Here's a stab at it.
This is horribly inefficient, as I compute the Cartesian product of the two vectors, then compare each tuple combination. This also won't scale past 2 dimensions.
Also, I'm worried this isn't exactly what you are looking for, because I'm solving each equation independently. If you're looking for all the integer values that satisfy a 3-dimensional space bound by the system of inequalities, well, that's a bit of a brain bender for me, albeit very interesting.
product = itertools.product(B,A) #construct Cartesian product of 2 lists
#list(product) returns a Cartesian product of tuples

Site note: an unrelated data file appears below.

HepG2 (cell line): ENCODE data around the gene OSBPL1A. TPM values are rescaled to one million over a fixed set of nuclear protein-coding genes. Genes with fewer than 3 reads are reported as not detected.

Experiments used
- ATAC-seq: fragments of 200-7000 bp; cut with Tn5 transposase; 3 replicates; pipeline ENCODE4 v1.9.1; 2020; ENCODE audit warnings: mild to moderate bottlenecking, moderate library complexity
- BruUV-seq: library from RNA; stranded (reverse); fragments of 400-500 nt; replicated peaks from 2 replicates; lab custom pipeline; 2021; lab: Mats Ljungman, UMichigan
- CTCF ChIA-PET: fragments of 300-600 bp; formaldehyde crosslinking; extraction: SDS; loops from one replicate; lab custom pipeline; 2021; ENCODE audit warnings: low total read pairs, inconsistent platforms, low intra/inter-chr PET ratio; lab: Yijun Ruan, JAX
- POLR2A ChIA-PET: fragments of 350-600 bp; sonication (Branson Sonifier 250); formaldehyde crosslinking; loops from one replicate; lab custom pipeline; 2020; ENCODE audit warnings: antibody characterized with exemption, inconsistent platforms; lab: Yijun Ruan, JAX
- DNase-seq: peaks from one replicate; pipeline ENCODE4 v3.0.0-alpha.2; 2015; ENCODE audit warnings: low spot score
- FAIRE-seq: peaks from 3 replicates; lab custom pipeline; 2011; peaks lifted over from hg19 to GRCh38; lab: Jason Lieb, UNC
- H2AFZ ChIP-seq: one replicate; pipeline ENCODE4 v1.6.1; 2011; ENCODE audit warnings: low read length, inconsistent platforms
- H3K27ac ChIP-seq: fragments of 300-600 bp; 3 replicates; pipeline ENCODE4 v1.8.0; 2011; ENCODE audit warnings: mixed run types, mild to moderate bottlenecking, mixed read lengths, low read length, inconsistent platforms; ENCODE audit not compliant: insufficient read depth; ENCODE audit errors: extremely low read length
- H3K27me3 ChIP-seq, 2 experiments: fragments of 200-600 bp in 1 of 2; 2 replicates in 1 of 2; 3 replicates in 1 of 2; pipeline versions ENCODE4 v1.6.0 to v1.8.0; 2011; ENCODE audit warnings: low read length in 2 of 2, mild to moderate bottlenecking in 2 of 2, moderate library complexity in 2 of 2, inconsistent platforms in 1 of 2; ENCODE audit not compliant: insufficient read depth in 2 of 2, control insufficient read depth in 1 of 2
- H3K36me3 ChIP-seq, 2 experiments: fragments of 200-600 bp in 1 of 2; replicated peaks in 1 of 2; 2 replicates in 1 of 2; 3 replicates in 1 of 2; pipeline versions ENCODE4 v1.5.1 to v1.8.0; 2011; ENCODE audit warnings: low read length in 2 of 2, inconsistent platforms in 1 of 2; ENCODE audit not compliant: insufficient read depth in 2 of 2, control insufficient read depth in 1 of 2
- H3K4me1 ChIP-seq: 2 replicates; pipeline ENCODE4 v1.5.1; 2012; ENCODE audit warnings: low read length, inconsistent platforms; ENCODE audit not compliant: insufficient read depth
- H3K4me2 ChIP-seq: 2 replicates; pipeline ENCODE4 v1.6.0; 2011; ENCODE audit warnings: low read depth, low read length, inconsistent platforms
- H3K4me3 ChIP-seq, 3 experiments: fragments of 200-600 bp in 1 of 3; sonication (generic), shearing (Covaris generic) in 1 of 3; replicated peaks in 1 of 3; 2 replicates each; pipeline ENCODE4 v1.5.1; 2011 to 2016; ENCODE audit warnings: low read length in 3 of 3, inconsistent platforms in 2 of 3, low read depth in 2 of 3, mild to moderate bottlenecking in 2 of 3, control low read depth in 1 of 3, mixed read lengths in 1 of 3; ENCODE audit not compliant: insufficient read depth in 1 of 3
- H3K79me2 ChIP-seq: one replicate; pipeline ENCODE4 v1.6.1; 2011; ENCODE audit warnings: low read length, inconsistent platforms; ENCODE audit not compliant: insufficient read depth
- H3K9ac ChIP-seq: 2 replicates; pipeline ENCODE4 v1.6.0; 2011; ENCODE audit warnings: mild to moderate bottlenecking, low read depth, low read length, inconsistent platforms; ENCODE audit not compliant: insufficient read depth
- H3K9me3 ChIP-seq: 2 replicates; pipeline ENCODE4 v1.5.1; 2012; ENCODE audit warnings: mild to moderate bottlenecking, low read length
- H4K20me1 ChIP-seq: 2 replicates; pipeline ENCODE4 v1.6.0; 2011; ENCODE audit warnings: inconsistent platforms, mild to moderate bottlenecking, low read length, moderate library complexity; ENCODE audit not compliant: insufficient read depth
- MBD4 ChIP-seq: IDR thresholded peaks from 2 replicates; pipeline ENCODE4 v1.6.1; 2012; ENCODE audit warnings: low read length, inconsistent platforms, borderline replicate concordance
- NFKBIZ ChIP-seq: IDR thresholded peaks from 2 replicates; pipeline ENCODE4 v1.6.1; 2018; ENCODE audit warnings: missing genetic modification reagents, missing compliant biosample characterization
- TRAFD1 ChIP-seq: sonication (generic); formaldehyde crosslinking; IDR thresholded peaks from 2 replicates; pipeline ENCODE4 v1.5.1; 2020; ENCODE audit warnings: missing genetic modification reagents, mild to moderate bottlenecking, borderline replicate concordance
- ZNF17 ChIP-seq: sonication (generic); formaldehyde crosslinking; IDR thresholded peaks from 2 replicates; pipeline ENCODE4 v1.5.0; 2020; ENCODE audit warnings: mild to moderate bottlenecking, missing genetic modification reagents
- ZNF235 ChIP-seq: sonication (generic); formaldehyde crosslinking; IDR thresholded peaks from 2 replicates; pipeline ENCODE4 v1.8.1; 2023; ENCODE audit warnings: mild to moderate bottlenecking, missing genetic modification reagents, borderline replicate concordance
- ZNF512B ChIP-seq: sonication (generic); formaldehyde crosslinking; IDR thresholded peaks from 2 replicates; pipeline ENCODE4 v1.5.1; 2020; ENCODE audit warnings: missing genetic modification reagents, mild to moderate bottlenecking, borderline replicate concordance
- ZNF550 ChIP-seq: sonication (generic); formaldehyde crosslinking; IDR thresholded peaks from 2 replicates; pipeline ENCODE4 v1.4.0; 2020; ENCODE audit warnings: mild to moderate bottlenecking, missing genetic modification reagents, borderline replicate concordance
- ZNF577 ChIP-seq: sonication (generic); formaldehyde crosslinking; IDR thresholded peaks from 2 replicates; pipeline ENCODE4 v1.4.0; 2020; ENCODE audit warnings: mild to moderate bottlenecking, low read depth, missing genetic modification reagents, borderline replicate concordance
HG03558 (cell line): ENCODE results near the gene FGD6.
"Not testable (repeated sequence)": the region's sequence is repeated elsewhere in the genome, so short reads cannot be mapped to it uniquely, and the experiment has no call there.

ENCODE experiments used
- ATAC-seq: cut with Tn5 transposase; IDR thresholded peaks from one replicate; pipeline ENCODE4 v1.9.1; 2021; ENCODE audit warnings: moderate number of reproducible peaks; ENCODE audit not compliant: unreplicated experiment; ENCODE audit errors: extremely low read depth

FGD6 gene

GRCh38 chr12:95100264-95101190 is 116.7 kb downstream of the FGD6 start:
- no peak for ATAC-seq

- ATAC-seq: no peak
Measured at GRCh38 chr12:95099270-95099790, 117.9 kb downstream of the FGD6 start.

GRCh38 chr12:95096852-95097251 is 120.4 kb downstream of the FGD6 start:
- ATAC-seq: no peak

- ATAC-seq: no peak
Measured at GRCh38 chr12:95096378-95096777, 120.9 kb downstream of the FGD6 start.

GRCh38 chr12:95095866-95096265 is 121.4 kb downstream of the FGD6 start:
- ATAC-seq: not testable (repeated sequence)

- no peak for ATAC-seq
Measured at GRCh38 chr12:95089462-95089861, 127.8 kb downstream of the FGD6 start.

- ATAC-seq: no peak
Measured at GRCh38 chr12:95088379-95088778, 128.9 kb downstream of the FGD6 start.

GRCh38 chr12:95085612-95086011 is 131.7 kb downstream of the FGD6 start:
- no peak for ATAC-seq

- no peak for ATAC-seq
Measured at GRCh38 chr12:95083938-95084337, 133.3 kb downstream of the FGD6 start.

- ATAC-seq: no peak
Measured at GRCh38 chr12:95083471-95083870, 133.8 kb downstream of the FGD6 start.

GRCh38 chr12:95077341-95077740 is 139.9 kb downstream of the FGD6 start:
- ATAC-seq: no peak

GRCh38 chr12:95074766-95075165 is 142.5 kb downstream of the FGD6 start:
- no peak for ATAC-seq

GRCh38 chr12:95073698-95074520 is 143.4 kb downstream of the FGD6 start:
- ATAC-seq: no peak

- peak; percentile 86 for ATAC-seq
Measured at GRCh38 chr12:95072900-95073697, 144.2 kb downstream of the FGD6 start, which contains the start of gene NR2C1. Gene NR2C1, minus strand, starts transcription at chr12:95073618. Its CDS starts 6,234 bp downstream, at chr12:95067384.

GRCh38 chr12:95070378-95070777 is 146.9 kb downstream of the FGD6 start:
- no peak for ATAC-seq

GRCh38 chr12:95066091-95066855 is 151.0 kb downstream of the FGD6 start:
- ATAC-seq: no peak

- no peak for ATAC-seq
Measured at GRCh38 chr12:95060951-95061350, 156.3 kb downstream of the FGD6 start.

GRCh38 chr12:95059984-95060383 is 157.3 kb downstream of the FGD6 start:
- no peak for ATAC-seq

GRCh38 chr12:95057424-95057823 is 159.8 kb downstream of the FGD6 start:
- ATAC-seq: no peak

# [(12, 10), (12, 20), (12, 30)... (2, 10), (2, 20)... (20, 60)]
#now, use a list comprehension to compare the values in each tuple,
# generating a list of only those that satisfy the inequality...
# then return the length of that list - which is the count
return len([ Bval for Bval, Aval in list(product) if Bval > Aval])
product = itertools.product(C,B)
return len([ Cval for Cval, Bval in list(product) if Cval>Bval])
product = itertools.product(A,C)
return len([ Aval for Aval, Cval in list(product) if Aval>Cval])
This sample data returns:
eq1 : 21
eq2 : 36
eq3 : 1
But doesn't know how to combine these answers into a single integer count of all 3 - there's some kind of union that's going to happen between the lists.
My sanity test is in equation 3, which returns '1' - because only when Aval = 104 does it satisfy Aval > Cval for Cval only at 100.